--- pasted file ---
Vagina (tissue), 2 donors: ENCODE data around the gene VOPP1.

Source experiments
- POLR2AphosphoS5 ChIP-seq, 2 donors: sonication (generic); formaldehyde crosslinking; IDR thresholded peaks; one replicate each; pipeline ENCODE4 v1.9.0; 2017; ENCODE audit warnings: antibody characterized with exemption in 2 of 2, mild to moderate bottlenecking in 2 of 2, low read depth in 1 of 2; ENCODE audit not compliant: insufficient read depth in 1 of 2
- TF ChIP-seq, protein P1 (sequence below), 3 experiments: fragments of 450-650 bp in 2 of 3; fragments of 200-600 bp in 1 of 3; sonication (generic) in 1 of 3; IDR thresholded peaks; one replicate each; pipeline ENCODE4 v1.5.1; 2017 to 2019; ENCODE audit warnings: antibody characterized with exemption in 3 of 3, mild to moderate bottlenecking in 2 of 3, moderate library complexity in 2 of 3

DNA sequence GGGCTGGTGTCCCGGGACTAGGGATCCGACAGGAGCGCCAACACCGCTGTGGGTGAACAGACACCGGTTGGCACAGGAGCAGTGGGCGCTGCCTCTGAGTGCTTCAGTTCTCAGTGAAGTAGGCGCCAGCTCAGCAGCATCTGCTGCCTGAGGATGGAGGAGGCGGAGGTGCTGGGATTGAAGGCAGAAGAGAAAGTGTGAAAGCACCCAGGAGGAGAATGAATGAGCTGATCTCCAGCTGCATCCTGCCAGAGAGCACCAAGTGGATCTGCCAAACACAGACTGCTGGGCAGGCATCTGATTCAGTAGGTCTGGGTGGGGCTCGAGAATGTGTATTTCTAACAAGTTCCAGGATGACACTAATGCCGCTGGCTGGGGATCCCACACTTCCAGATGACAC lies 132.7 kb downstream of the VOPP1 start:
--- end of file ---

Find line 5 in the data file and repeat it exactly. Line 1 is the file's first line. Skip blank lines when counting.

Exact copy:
DNA sequence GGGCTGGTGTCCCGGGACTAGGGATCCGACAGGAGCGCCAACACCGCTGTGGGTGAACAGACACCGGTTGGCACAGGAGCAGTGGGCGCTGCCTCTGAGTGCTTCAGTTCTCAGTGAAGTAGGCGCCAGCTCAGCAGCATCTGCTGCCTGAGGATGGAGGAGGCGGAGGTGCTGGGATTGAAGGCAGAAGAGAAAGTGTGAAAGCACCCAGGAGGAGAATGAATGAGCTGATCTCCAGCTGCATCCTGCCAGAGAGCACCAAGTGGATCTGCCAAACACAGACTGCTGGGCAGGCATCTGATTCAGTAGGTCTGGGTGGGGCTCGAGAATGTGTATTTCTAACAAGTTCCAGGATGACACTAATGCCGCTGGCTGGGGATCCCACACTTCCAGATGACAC lies 132.7 kb downstream of the VOPP1 start: